"In the beginning, I used to scout for people. I would look on Instagram, see people and be like 'Maybe they can be a member.' We'd have a meeting with them, have them come hang out. We have had members who we thought were gonna work, and we would fly out to hang out and it just didn't. Now, it's not like that. We're not looking for people. It's more of a chemistry thing. If you come in the house and you vibe, then you join. Right now, I honestly think that we are such a strong powerhouse, yes, of course, we're always looking for something, but we're not actively searching [right now]. Whoever comes along and fits, type of deal."

'Keeping Up With Team 10.' That would be insane. We're open to anything.

Erika Costell
What were you looking for when you were scouting out people?
"Honestly, I just looked for people who had a certain look or were funny on Instagram. I looked for people who were catching my eye. From there, I was speaking in person, trying to get a feel for their personality. One of the biggest learning lessons through all of this was you can't want something for someone. It gets so frustrating having to make people want to make content. We want people who wake up and love it. They wanna do it, wanna run around, wanna be crazy and add an official part to our team."
Yeah, it requires so much energy.
"Energy, effort, work ethic, patience. It's a lot more than just the videos that people see going up online."
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You put up a video maybe twice or three times a week on average. When you're not doing that, are you guys being approached to do bigger things separately?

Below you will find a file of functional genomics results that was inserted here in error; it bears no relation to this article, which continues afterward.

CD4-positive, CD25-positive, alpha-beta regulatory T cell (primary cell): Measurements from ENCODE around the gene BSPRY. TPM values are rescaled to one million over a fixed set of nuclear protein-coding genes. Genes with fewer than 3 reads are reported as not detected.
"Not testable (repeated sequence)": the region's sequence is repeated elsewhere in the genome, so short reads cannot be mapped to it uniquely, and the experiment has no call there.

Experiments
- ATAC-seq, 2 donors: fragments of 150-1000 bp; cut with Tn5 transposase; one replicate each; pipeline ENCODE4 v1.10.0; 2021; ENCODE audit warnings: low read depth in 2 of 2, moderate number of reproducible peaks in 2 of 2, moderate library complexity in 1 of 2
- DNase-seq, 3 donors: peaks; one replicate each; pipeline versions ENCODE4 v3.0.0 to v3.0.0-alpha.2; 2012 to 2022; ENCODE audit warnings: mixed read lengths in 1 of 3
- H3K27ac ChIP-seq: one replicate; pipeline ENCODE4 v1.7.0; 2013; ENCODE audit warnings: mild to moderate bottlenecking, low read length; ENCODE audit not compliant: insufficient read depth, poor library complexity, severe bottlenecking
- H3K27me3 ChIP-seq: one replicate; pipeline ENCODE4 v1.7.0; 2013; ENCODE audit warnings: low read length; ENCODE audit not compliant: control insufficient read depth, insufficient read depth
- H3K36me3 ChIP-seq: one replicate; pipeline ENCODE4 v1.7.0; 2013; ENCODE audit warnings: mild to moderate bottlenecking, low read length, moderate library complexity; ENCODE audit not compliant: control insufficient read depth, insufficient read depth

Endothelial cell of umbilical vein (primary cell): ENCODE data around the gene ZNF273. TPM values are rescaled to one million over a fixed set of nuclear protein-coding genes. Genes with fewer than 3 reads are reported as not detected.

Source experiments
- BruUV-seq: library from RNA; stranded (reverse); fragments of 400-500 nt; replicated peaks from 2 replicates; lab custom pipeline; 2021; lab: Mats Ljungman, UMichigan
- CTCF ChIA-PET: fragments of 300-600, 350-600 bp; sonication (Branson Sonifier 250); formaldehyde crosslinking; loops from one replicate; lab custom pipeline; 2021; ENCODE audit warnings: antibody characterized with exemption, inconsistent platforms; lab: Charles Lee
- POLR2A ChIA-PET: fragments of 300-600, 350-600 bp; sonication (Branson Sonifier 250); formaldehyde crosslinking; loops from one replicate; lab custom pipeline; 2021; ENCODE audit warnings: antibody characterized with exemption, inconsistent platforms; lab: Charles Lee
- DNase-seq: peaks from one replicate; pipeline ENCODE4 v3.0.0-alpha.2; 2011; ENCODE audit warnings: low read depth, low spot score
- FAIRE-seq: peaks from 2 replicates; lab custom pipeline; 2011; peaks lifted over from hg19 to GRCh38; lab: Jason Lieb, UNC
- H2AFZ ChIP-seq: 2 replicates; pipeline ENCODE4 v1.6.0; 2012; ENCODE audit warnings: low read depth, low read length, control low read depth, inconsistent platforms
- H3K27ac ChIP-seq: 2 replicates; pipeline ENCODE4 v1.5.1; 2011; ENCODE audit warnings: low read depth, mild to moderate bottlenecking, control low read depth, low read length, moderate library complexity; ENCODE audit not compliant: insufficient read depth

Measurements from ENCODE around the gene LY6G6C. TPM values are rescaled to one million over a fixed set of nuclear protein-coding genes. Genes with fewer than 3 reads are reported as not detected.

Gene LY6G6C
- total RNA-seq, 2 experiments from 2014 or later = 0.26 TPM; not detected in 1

"Yes. We are a label. We're not an agency. You can still have your acting agency, or whatever. Most people just enjoy making the content here at the house and through that people are seeing what you're doing. Acting roles come, then photo shoots come. Opportunity is coming mostly through what they're seeing going on here with the team, at the house, or whatever we're doing that day."
Did you go to college?
"Yes, I did go to college. I studied business."
In order to help build Team 10 from the ground up, you had to have more than just intuition.
"Honestly, the only reason I went to college is because that's what you did. I'm from Michigan. If you didn't have plans or you weren't married, then you went to school. I was like 'Okay, I'll go to school, but I need to move out of here first.' The only thing that I took from college over to Team 10 was my work ethic and my consistency. No business course taught me anything that I was doing here. Most people here didn't go to school. Some people dropped out of high school. They're still some of the smartest people I've ever worked with."
I guess because you guys are in uncharted territory.
"It's a whole new ballpark."
So, why do you think your viewers and your Team 10 fans love you guys so much? What makes them relate to your content?
"I think they just love the entertainment. I think it's really easy to see that what we have here is, like I said, a family. People like to see that chemistry online. People like to be entertained. You can have more than one favorite character here because we're not going to be mad at you, or battling against you if you go with someone else. We're all for each other here. We're all family. We're all a team. People can really relate to that."
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I do think of you guys as similar to a reality show. Youhave vlogs but, like you were saying with the characters, you guys build on storylines that you have made for each other.
"Right, that's what we're trying to do. We're trying to do things that have never been done before. I think reality would be awesome. If we could create a reality show through our vlogs, that would be the funniest and greatest thing ever."
I feel like you guys are already there.